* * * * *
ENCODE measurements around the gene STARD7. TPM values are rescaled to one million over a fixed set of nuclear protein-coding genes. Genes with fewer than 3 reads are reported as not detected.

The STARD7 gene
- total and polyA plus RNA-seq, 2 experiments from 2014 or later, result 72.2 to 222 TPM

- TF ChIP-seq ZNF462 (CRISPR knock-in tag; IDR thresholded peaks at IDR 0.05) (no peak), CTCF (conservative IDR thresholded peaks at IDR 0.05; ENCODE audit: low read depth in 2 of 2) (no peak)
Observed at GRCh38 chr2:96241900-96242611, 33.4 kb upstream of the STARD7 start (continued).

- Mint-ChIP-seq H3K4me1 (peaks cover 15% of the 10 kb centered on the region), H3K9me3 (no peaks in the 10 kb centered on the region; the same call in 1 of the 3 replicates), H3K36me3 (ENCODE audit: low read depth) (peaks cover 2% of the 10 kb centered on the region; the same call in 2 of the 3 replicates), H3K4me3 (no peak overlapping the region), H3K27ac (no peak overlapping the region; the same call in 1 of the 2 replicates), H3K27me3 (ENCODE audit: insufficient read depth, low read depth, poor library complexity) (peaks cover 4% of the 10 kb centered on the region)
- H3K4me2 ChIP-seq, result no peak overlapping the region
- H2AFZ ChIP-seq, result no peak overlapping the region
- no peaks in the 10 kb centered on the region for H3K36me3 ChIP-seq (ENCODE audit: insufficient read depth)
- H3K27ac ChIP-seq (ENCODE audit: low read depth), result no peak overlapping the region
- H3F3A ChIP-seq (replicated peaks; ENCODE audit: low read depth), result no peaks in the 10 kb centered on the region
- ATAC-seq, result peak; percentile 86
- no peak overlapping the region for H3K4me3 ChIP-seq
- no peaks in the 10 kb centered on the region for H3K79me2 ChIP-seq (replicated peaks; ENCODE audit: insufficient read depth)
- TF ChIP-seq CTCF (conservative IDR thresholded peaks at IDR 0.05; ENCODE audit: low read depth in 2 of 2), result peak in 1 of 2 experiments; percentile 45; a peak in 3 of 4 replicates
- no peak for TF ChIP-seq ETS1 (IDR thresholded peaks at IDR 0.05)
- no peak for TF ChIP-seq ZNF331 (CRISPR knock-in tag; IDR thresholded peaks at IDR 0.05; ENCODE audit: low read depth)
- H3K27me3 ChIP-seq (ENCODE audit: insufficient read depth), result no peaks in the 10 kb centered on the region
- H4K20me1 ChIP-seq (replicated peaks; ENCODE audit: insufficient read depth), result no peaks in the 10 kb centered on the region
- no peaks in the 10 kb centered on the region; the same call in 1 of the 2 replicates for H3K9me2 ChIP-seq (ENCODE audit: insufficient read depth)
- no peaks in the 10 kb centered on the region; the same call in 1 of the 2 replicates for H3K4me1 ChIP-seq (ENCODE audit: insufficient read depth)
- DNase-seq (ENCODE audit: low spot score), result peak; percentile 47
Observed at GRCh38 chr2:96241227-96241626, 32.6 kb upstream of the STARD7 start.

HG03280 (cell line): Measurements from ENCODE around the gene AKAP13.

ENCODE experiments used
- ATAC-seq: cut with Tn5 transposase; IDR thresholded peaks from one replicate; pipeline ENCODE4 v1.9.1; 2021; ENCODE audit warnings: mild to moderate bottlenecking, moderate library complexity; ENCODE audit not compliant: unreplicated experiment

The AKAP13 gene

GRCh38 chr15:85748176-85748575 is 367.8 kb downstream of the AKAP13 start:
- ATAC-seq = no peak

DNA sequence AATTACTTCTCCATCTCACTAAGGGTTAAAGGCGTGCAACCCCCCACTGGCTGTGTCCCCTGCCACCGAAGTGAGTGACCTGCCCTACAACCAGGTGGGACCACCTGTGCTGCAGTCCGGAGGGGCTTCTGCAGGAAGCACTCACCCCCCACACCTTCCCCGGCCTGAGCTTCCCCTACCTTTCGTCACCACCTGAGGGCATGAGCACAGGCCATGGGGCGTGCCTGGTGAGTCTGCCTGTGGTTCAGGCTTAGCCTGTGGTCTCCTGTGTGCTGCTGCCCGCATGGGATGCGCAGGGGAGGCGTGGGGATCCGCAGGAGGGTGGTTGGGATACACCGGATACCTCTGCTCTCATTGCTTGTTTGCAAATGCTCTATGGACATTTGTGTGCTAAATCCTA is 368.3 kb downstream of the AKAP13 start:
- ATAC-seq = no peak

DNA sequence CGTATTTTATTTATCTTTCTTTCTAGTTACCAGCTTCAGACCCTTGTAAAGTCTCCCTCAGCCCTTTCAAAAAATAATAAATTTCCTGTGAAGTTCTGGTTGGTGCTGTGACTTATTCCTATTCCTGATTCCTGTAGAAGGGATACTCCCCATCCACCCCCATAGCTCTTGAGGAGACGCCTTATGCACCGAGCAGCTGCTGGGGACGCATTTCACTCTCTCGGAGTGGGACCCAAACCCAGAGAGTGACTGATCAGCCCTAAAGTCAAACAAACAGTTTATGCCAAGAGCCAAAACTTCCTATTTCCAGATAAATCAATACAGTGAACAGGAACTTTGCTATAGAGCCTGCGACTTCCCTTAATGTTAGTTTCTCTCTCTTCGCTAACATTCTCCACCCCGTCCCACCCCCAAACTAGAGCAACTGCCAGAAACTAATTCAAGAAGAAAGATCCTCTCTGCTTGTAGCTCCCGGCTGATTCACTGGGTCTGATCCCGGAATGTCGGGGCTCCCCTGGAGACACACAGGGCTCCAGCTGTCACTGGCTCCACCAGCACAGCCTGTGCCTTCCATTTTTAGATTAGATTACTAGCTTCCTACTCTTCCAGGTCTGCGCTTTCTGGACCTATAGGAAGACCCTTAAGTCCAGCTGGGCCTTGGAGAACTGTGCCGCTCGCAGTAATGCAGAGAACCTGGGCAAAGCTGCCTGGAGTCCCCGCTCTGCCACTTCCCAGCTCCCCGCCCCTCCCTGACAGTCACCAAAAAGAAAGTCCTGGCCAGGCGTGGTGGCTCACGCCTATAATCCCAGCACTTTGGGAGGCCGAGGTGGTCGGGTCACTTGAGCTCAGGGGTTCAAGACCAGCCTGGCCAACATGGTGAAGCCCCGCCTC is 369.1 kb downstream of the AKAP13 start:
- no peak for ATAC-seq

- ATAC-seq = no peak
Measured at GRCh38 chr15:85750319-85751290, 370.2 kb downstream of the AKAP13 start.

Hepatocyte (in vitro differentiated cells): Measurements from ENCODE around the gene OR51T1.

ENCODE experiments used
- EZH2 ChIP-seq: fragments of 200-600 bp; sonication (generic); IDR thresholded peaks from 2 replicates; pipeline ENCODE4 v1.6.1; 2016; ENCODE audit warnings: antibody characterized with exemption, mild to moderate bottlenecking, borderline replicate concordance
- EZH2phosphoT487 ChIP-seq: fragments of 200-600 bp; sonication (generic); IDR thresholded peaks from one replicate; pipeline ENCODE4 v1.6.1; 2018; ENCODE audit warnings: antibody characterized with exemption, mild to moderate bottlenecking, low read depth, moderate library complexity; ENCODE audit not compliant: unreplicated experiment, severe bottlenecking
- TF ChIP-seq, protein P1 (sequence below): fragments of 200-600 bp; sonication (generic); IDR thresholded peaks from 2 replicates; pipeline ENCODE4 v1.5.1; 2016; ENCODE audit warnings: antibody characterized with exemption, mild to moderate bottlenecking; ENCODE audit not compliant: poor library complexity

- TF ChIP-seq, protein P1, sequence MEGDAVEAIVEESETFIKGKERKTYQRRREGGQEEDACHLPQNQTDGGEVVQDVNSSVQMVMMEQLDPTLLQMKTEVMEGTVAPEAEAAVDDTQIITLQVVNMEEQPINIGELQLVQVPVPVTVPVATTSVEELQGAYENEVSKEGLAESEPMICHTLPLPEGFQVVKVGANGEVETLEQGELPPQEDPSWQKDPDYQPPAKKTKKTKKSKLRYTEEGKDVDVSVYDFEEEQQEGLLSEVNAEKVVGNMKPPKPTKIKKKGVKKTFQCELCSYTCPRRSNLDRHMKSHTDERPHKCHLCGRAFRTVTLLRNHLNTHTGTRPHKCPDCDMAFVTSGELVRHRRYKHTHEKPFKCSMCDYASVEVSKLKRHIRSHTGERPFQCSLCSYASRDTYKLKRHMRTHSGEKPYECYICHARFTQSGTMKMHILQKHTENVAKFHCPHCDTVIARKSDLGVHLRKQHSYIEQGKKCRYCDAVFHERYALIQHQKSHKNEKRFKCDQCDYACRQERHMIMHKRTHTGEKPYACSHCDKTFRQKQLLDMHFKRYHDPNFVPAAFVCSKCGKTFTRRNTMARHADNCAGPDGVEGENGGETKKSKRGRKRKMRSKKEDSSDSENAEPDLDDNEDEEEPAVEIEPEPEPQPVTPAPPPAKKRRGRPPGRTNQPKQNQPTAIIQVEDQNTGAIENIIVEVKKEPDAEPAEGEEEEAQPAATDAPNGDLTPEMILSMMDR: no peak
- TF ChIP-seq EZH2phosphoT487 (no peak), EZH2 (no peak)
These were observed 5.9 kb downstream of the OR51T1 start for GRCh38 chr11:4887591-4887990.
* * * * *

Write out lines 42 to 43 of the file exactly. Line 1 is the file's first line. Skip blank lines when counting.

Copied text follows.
- TF ChIP-seq EZH2phosphoT487 (no peak), EZH2 (no peak)
These were observed 5.9 kb downstream of the OR51T1 start for GRCh38 chr11:4887591-4887990.